Wondering how you can save $300 in one month? Here are four tips:
1. Stop paying for credit monitoring.
These services charge $10 – $30 / month for something you can do yourself for free. Simply visit www.annualcreditreport.com every four months and pull one of your reports to review its information. Note that reviewing the information in your credit reports is different than checking your score. You can get your score free on sites like Credit Karma, but beware that the score you get from these sites does not reflect your actual score.
Depending on what you are applying for (home, car, credit card) your score will vary because of the amount of money (risk) the lender is considering varies. For example, if you are applying for a home loan, your score will be a few points lower than if you were applying for a $5000 credit card line of credit because the lender is taking on much more risk with a few hundred-thousand dollar mortgage loan.
2. Avoid overdraft / late / over the limit fees.
Overdraft fees can be $35+ per occurrence, which can really break a budget. If you haven’t already, ask your bank to have your debit card declined when you swipe without having the funds in your account. Some banks charge per charge as opposed per diem. So if your bank account balance goes to zero one morning and you don’t know it, and you charge 5 things through out the day, your bank could hit you with FIVE overdraft charges in one day. At $35+ / pop that’s $175.
It’s the same story with late fees. Each late fee can be $35 – $39. Typically you have a grace period of 30 days before a late fee will be charged. I recommend opening your mail and paying bills once a week. Do whatever it takes to ensure you pay your bills when they are due. I recommend setting up automatic payments from your bank account (online bill payment) for those bills that are the same each month. For those that aren’t (electricity, cell phone, etc.) set a reminder on your phone calendar for when to send payment.
Over the limit fees are also a budget-killer. At $35 – $39 each, they are an expensive thing to overlook. If you are approaching your credit limit on a credit card, do not exceed it! The company will charge you each month you are over. The scenario I see most often is interest capitalization causing the overage. For example, let’s say your credit limit is $1000 and you spend $995. The interest you’ll be charged on $995 can cause you to go over your limit if you only make the minimum payment. Be careful!
3. Ask your utility companies for a hardship plan.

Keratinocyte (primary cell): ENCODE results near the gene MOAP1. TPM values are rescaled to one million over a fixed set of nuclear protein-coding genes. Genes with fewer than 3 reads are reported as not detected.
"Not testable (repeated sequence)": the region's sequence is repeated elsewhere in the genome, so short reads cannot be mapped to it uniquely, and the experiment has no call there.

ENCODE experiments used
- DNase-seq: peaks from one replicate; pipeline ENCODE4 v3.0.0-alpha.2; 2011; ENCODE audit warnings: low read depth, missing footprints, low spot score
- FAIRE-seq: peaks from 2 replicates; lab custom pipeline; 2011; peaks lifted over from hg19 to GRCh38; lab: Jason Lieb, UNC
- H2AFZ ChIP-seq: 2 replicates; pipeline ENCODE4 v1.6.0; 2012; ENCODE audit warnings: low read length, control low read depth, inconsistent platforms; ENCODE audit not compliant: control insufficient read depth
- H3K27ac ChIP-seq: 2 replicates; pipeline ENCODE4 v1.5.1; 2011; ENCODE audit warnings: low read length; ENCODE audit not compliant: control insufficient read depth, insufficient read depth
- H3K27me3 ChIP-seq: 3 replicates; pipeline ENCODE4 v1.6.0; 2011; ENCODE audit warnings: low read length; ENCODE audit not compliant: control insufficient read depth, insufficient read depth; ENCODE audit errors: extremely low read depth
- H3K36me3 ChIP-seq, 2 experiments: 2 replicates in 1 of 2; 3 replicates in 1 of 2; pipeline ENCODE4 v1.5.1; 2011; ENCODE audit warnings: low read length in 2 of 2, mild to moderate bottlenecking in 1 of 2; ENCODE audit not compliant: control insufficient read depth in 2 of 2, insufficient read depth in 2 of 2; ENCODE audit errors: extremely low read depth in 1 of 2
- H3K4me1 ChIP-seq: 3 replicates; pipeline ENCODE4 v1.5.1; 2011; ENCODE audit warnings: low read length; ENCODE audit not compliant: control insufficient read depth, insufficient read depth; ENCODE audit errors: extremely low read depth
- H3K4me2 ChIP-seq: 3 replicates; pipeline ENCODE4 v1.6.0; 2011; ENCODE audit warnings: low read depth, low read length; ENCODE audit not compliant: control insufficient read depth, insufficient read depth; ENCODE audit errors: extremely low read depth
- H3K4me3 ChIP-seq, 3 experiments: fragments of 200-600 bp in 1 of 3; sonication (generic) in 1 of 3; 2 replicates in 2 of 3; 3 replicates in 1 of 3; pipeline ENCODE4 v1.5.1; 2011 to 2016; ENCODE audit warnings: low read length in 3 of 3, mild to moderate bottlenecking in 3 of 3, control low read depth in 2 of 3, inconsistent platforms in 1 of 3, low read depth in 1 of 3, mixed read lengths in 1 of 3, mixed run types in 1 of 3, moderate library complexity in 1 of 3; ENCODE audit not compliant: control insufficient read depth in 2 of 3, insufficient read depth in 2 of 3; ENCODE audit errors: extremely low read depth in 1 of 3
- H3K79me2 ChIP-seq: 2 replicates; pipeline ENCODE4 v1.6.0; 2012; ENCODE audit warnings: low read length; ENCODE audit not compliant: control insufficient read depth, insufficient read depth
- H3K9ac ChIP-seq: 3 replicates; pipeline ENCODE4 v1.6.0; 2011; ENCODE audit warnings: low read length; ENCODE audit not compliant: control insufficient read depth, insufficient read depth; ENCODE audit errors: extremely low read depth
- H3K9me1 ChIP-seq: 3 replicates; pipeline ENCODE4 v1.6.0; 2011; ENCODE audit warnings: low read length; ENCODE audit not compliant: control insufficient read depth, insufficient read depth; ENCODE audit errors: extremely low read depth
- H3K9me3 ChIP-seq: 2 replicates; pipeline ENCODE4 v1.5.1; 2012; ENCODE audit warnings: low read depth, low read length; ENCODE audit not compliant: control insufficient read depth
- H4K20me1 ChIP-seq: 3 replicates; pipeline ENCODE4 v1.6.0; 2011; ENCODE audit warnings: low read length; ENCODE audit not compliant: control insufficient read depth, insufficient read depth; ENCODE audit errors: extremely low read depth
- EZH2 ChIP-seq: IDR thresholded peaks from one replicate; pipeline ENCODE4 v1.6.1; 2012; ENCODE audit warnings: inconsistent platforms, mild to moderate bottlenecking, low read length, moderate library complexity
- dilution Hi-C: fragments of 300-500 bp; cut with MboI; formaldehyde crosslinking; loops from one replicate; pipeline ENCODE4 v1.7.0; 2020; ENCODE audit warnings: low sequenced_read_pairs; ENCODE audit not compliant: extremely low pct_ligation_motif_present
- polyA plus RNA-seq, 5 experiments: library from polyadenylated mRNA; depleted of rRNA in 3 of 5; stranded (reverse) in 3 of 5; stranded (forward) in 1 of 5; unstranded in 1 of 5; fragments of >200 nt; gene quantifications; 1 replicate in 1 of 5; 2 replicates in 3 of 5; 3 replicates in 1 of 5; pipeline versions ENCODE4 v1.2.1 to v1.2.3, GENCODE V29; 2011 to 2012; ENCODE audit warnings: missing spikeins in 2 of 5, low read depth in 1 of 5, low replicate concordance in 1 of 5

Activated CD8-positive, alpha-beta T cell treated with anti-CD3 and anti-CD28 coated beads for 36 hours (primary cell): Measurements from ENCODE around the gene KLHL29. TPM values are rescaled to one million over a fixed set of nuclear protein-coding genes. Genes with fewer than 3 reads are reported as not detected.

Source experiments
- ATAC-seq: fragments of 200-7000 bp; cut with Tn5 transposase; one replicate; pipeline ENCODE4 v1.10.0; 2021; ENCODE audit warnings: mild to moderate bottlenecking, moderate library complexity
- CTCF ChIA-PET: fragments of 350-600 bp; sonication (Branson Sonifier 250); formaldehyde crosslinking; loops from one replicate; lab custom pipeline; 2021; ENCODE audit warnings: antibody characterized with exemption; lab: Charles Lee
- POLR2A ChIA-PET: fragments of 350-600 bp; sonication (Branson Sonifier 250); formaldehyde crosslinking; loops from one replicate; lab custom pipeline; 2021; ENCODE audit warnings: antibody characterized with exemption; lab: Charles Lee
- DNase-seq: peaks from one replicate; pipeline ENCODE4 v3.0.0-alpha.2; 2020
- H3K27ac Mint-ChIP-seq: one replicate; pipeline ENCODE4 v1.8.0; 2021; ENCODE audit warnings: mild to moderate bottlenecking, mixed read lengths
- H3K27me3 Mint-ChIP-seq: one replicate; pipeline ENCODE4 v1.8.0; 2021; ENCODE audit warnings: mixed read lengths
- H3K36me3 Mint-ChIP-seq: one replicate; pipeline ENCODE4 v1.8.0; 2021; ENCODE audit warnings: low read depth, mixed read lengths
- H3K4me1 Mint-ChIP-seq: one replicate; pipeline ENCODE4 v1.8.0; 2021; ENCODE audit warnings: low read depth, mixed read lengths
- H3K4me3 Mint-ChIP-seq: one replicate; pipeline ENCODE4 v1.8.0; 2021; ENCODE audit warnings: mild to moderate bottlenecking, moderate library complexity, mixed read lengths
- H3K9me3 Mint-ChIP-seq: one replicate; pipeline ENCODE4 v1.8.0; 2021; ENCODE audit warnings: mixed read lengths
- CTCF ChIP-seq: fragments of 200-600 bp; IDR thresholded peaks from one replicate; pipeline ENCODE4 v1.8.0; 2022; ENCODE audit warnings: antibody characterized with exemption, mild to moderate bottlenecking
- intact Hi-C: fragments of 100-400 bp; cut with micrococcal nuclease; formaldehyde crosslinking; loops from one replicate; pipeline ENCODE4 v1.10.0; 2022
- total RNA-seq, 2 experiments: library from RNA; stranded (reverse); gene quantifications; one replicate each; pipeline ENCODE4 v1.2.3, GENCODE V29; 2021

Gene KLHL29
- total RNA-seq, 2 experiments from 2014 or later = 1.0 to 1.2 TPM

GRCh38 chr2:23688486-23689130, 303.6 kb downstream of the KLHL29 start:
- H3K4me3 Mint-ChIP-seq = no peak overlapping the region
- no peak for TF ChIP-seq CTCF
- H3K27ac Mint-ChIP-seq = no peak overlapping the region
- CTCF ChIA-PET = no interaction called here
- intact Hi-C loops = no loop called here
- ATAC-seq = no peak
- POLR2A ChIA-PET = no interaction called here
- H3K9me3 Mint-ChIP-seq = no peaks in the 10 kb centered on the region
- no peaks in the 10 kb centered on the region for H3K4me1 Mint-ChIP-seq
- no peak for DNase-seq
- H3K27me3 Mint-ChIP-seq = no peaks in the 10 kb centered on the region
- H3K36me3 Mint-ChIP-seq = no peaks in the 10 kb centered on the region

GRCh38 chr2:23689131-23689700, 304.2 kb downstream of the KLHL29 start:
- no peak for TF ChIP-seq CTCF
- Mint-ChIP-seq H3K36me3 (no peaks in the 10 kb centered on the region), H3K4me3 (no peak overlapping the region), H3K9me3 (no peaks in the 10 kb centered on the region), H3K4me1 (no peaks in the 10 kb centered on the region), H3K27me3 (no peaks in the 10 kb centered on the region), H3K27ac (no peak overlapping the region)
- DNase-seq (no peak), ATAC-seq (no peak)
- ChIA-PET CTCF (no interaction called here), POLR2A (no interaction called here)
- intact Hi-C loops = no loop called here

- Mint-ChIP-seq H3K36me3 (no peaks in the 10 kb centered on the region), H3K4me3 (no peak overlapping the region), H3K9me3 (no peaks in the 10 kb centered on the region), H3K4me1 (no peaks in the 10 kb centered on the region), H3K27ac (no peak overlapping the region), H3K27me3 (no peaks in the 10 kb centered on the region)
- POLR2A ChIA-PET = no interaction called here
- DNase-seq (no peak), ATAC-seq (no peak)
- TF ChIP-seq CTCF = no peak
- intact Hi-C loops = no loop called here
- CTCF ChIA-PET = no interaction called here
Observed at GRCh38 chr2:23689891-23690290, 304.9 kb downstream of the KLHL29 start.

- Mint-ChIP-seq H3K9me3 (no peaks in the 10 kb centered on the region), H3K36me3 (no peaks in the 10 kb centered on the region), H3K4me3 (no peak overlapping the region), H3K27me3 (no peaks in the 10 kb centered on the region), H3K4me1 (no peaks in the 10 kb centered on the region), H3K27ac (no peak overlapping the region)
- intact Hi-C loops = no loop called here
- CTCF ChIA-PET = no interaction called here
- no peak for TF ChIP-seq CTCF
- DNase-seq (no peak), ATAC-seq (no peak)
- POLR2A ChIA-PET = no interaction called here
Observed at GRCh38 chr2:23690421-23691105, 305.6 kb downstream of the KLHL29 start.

Many service providers have programs in place to lower utility bills for those in financial hardship. If you truly need to save $300 so you can feed your family, pay rent, or to pay for transportation to get to work, ask your provider what they can do to lower your payment during hardship.
4. What hobby is causing you to spend money unnecessarily?
If there’s something in your lift that is not contributing to your well being and costing you money at the same time, stop doing it. For example, are you having 5 drinks at a bar when you go out? How about brining that number down to 2 – 3. At $10 / each that will save at least $20 each time you go out. Are you gambling? Playing expensive video games? Gaming on your phone? Or smoking? Taking the toll on the way to work? What things can you do less of that cost money or habits can you change that cost money? If it’s the expensive toll road that’s eating up $100 / month, try working different hours to avoid the rush. Or work from home. Or get up earlier or stay later. If it’s phone app games that require $1 here or $2 there to level up or get more weapons / coins / etc., replace that gaming habit with something free, like taking a walk, or calling a friend. If it’s smoking, I don’t think I need to say it, but at the very least try cutting down if quitting isn’t an option.
Holly is an award winning financial coach, entrepreneur, and speaker. She is a Certified Financial Health Counselor, Certified Student Loan Counselor, and Accredited Financial Counselor ®. Her unique background in business, corporate America, and real estate give her a broad perspective to help her clients create wealth, stop living paycheck to paycheck, and eliminate debt.
Holly began teaching personal finance in 2006 to young adults as a service project with Rotary International. Her workshops were so popular she decided to teach personal finance full-time so she could help more people. She created The Financial Impact System, a step by step guide to master your money, streamline spending, protect your money, and create multiple streams of income.
Holly is originally from Boulder, Colorado. She received the prestigious “Rotarian of the Year” award in 2007/08 for her work in financial literacy. Holly served as Treasurer of the Erie Rotary Club from 2006–2009. She has a B.A. in International Business & Japanese from the University of Colorado. She now resides in Denver, Colorado. Holly also plays competitive beach volleyball year-round, practices yoga, and loves to hike with her two dogs.